March 15, 2010

Shooting casts physician in new role


— By

Staff Writer

For more than two decades, Dr. Owen Pickus has been in the public spotlight for his work with AIDS and cancer patients in Maine, and his advocacy on their behalf.

His philanthropic interests also are well documented. The first phase of the Pickus Center for Biomedical Research, funded in part by a $1 million donation from Pickus and his wife, Dr. Geraldine Ollila-Pickus, will open this fall for students at the University of New England College of Osteopathic Medicine.

The doctor is in the spotlight again this week, but under vastly different circumstances. Pickus, who earned his law degree last year, is representing the family of Michael S. Norton, who was shot to death by South Portland police Monday morning.

Norton, 29, was killed after a three-hour standoff at his Main Street home. Norton walked out of the house around 2 a.m., apparently carrying a knife. His parents had called police both Saturday and Sunday, saying he was suicidal, and he had spent Saturday night in a local hospital before checking himself out.

The shooting is under investigation by the Maine Attorney General's Office. A separate review is being done by the South Portland Police Department.

Circumstance, as well as his unique skill set, put Pickus in a position to step forward as the Norton family lawyer.

About three years ago, Pickus hired Michael Norton as chief financial officer at Maine Centers for Healthcare. Pickus was Norton's boss and friend, and was described by family members as a mentor.

Although Pickus only recently began practicing law, he has knowledge of the process involved in a police shooting investigation. He also made a phone call early this week to colleague Mark Randall, a Portland lawyer who has experience with similar incidents. Randall agreed to serve as co-counsel, and Pickus also is consulting with his own law partner, Elliott Epstein.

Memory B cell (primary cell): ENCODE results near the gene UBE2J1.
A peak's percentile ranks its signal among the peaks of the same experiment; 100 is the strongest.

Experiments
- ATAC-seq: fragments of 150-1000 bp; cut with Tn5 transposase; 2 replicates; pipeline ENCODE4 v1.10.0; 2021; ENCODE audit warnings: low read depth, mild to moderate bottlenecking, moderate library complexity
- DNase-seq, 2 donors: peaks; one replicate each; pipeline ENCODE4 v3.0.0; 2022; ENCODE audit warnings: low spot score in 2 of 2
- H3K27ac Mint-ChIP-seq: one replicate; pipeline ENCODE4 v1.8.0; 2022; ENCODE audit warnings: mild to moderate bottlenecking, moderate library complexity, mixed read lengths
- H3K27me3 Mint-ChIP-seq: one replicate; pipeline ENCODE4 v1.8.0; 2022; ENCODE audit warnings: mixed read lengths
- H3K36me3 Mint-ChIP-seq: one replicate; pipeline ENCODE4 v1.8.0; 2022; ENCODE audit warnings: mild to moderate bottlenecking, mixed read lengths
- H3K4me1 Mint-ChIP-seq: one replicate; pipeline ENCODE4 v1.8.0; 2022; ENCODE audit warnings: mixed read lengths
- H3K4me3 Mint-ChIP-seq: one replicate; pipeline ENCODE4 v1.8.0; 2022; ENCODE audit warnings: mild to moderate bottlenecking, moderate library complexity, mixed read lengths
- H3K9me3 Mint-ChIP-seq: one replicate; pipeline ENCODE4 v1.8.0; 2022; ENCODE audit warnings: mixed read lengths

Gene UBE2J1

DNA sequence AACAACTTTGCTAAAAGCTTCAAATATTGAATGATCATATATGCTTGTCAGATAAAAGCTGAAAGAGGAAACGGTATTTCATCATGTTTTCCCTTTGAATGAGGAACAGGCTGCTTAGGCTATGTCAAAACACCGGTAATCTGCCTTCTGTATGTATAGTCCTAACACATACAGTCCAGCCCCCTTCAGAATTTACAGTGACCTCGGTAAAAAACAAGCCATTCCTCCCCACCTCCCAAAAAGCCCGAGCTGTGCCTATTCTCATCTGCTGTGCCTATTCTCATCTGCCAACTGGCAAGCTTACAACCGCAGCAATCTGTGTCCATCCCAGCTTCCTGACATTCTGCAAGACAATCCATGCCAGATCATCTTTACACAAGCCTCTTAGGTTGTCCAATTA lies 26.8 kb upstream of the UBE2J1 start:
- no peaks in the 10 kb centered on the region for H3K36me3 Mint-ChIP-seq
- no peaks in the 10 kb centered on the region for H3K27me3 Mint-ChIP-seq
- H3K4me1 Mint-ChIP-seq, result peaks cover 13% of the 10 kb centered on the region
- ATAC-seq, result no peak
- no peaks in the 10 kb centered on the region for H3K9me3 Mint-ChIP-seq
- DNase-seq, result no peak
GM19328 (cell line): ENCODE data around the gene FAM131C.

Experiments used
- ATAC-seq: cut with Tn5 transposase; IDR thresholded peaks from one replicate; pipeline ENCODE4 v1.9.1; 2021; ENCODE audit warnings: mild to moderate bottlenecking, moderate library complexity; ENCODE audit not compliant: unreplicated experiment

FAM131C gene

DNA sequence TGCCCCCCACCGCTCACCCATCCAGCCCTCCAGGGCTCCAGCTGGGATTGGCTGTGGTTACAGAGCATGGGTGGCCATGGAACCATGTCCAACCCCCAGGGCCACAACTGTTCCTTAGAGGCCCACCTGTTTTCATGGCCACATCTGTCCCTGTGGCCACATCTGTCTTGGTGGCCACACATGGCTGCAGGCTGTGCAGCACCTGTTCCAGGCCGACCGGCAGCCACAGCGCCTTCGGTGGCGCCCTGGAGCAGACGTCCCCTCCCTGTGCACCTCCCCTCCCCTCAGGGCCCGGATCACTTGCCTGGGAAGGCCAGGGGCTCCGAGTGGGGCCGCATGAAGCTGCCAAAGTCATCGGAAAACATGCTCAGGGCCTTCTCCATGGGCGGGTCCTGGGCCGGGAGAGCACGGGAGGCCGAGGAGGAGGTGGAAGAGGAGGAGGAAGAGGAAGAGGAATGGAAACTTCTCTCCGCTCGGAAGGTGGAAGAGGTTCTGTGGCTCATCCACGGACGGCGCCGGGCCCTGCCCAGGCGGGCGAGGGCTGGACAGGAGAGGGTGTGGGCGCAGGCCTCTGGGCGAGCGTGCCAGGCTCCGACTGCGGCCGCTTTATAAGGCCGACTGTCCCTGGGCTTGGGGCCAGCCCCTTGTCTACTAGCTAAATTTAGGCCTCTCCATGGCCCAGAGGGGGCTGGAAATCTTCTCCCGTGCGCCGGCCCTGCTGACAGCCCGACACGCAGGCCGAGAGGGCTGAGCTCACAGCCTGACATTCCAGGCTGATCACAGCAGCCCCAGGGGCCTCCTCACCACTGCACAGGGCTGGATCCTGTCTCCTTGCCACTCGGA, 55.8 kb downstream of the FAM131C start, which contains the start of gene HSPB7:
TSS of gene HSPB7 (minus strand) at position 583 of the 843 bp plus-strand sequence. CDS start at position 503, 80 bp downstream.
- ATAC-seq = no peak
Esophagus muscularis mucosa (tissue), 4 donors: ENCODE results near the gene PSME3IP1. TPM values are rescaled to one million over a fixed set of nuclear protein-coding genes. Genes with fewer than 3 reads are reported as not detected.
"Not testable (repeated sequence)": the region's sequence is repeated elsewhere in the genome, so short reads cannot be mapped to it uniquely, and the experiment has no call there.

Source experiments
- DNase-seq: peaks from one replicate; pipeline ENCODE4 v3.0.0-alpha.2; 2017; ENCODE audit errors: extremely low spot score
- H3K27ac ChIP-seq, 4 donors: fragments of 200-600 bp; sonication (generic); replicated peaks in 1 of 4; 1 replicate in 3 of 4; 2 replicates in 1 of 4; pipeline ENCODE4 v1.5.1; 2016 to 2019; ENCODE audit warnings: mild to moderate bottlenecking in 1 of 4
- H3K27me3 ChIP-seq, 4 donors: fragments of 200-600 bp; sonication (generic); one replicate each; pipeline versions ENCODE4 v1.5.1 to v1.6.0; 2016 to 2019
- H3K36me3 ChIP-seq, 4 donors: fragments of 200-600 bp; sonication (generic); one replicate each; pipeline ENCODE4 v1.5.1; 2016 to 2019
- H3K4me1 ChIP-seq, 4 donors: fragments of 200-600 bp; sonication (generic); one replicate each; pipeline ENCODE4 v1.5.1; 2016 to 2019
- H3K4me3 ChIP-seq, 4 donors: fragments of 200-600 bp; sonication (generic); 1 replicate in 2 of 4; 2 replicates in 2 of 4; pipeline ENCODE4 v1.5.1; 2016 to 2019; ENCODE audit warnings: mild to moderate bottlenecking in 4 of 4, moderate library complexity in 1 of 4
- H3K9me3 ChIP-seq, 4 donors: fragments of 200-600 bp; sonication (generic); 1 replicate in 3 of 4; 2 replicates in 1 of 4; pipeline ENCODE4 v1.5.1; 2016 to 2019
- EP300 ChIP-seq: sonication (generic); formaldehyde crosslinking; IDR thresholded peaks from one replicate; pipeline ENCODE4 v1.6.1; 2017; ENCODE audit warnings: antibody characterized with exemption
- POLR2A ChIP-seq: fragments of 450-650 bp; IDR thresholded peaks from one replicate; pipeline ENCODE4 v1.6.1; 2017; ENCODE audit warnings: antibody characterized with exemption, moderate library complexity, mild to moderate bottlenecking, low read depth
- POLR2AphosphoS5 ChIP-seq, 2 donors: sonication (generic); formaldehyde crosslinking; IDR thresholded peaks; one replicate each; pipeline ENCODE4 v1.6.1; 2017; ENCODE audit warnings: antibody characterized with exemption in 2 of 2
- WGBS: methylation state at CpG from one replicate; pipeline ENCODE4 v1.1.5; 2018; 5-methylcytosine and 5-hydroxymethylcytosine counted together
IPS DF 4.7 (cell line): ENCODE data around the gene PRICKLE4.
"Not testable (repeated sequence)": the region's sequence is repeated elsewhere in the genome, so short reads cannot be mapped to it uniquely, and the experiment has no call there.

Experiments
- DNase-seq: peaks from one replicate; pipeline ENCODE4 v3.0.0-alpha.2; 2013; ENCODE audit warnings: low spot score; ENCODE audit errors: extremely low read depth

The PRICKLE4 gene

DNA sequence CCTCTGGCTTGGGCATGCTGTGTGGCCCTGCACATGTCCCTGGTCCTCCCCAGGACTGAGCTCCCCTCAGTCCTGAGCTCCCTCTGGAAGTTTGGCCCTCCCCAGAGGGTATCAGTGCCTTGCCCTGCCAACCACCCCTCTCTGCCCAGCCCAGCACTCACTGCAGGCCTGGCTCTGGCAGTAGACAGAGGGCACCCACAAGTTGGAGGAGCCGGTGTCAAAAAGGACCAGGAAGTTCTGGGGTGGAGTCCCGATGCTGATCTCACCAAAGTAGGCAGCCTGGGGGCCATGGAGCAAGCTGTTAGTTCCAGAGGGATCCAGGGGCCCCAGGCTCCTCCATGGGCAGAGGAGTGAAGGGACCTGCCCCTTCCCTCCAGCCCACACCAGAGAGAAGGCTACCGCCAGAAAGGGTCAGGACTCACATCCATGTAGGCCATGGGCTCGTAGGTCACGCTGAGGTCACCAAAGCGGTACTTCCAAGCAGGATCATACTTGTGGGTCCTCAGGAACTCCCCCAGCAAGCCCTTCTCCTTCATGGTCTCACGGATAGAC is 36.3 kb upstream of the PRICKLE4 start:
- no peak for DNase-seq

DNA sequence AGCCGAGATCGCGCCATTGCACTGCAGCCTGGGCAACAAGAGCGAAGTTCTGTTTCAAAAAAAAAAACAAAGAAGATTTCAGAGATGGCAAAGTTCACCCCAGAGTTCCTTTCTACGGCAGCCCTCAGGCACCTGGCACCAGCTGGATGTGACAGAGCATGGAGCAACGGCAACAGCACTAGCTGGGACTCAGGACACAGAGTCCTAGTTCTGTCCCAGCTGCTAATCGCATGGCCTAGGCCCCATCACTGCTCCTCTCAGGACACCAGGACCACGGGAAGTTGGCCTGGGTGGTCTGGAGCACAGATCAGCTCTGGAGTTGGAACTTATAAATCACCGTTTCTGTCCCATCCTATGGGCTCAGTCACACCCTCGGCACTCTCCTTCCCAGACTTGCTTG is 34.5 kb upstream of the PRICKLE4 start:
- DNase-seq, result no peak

Since the shooting, Pickus has sought out and interviewed eyewitnesses; has been with relatives as detectives interviewed them; and has protected their privacy as they grieve and plan a funeral service for Saturday.

''You need to have an advocate for the victim and the victim's family,'' Pickus said Thursday. ''One wants to be certain that evidence is preserved, that testimony is preserved, that the investigation itself is done objectively and not as a whitewash.''

Based on preliminary information, Pickus questions the use of deadly force against Norton, as well as the decision by doctors to let Norton check himself out of the hospital Sunday. He hopes the probe by the Attorney General's Office will be thorough, without being prolonged.

''It is too premature to talk about civil action,'' Pickus said. ''We don't have any idea for certain what is going to happen.''

Pickus said his status as Norton's employer and a family friend does not present conflicts of interest. If any should arise, Pickus said, he would step aside. He also said he was not one of Norton's health care providers.

Pickus began his medical practice in Portland in 1979 and is board-certified in internal medicine, hematology and oncology. Along with Dr. Michael Bach, Pickus earned a reputation in the 1980s as a specialist and advocate for AIDS patients. The Portland Press Herald named Pickus physician of the decade.

Pickus enrolled at the University of Maine School of Law in Portland in 2004 because he wanted to expand his role as an advocate. He now sees patients three days a week and practices law two days a week at an office on Forest Avenue. Pickus is active at UNE's College of Osteopathic Medicine, where he is a professor and a trustee.

''He was very high-energy, a very good student,'' said Peter Pitegoff, dean of the law school.

''He has never shied from the spotlight. He is also experienced in stepping into controversy and dealing with complex situations.''

Staff Writer Trevor Maxwell can be contacted at 791-6451 or at:

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